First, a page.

In 1918, Mahatma Gandhi intervened in a dispute between the workers and mill-owners of Ahmedabad. He advised the workers to go on strike and to demand a 35 per cent increase in wages. But he insisted that the workers should not use violence against the employers during the strike.
He undertook a fast unto death to strengthen the workers' resolve to continue the strike. But his fast also put pressure on the mill-owners who relented on the fourth day and agreed to give the workers a 35 per cent increase in wages.
In 1918, crops failed in the Kheda District in Gujarat but the government refused to remit land revenue and insisted on its collection. Gandhiji supported the peasants and advised them to withhold payment of revenue till their demand for its remission was met.
The struggle was withdrawn when it was learnt that the government had issued instructions that revenue should be recovered only from those peasants who could afford to pay.
Sardar Vallabhbhai Patel was one of the many young persons who became Gandhiji's followers during the Kheda peasant struggle.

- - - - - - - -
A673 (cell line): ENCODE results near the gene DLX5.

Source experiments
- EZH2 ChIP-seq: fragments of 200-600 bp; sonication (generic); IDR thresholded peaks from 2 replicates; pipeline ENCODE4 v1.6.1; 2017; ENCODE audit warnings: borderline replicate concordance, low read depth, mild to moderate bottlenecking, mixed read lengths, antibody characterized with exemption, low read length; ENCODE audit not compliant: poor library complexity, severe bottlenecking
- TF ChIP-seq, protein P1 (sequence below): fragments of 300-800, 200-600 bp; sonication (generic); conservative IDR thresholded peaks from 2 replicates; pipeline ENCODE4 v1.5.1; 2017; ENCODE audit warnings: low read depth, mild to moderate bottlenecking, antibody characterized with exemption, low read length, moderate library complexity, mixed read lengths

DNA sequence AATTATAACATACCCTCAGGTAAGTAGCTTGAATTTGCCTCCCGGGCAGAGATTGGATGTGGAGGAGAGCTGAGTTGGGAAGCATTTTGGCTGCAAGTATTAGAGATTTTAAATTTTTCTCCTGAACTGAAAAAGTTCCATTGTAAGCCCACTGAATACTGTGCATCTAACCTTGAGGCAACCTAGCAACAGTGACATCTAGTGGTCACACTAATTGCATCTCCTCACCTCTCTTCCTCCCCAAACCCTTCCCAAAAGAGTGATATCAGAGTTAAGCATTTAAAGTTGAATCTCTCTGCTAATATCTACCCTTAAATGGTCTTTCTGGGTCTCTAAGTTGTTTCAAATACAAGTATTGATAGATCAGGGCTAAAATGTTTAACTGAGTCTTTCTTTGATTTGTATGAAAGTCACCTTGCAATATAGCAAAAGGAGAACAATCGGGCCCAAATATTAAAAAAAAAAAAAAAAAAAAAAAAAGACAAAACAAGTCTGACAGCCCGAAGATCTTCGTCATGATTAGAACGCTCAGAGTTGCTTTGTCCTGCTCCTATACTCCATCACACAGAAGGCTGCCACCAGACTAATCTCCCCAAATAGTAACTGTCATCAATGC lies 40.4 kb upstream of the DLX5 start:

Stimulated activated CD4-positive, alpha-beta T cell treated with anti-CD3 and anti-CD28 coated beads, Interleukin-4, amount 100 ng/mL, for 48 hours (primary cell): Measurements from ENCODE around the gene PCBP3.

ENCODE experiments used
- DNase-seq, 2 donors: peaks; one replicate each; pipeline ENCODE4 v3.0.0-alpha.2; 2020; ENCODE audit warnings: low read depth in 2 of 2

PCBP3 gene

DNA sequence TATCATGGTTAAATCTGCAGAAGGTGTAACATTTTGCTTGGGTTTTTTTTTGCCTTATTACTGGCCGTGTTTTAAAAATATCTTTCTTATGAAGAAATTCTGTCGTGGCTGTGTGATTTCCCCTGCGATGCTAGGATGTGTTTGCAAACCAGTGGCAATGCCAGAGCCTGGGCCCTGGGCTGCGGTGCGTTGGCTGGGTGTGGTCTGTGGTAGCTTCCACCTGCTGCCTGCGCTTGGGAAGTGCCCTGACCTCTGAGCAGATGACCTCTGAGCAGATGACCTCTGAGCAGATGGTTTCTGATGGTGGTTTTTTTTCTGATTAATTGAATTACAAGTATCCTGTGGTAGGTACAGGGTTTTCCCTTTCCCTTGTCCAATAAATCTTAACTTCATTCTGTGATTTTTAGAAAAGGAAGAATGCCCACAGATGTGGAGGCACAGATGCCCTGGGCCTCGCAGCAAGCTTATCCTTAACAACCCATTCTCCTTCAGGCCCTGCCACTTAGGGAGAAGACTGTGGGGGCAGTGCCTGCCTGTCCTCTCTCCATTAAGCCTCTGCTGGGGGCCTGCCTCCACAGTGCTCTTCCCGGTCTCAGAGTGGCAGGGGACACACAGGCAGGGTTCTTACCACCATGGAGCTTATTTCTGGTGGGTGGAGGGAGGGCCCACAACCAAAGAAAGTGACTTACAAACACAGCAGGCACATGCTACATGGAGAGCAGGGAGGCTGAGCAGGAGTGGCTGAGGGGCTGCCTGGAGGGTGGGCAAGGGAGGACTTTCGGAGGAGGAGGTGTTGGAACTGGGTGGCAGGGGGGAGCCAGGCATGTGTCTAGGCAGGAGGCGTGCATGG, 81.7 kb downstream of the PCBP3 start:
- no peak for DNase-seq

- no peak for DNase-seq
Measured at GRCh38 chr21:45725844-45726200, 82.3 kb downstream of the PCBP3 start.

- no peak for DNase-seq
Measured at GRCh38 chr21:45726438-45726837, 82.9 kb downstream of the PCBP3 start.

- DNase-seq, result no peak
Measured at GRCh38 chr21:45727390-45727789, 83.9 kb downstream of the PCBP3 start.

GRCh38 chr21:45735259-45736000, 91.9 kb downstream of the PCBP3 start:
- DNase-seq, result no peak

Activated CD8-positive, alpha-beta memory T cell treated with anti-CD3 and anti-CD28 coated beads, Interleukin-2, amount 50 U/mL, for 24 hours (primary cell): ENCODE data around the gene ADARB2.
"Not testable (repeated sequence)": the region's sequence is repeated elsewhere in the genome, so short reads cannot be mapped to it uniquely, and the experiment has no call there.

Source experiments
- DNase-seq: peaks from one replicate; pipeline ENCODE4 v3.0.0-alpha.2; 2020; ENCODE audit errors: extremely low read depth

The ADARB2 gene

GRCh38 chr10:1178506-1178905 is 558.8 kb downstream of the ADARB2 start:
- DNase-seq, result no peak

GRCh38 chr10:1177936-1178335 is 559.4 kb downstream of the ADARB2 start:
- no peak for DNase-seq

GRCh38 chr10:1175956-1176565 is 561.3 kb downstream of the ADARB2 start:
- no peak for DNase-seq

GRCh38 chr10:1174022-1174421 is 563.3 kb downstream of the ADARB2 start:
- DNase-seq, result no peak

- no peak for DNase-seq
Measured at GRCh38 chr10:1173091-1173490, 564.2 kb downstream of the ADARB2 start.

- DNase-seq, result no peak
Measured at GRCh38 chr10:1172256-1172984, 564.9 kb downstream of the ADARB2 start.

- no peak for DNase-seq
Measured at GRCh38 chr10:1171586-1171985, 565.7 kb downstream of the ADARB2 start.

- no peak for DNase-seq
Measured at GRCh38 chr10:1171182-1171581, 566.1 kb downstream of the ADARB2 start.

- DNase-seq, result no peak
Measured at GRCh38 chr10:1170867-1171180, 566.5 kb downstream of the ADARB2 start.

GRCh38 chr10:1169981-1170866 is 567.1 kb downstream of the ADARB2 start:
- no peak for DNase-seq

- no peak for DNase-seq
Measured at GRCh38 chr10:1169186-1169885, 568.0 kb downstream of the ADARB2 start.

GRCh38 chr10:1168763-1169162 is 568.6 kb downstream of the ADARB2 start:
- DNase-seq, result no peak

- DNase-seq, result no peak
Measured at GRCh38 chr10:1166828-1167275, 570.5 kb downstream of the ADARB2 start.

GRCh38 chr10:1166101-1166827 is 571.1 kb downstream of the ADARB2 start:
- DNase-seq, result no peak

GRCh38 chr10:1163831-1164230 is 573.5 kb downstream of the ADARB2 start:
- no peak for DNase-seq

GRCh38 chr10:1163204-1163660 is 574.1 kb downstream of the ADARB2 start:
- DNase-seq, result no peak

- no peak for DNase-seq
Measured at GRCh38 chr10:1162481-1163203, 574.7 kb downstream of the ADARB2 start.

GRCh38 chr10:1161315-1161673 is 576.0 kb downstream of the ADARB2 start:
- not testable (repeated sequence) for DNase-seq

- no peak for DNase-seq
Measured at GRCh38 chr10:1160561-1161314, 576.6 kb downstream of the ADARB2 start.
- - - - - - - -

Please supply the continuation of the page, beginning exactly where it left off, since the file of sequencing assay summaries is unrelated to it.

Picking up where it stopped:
These experiences brought Gandhiji in close contact with the masses whose interests he actively espoused all his life. In fact, he was the first Indian nationalist leader who identified his life and his manner of living with the life of the common people.
In time he became the symbol of poor India, nationalist India and rebellious India. Three other causes were very dear to Gandhi's heart.
The first was Hindu-Muslim unity; the second, the fight against untouchability; and the third, the raising of the social status of women in the country. He once summed up his aims as follows:
I shall work for an India in which the poorest shall feel that it is their country, in whose making they have an effective voice, an India in which there shall be no high class and low class of people, an India in which all communities shall live in perfect harmony.
There can be no room in such an India for the curse of untouchability. Women will enjoy the same rights as men. This is the India of my dreams.
Though a devout Hindu, Gandhi's cultural and religious outlook was universalist and not narrow. "Indian culture," he wrote, "is neither Hindu, Islamic, nor any other, wholly.
It is a fusion of all." He wanted Indians to have deep roots in their own culture but at the same time to acquire the best that other world cultures had to offer. He said:
I want the culture of all lands to be blown about my house as freely as possible. But I refuse to be blown off my feet by any. I refuse to live in other peoples' houses as an interloper, a beggar or a slave.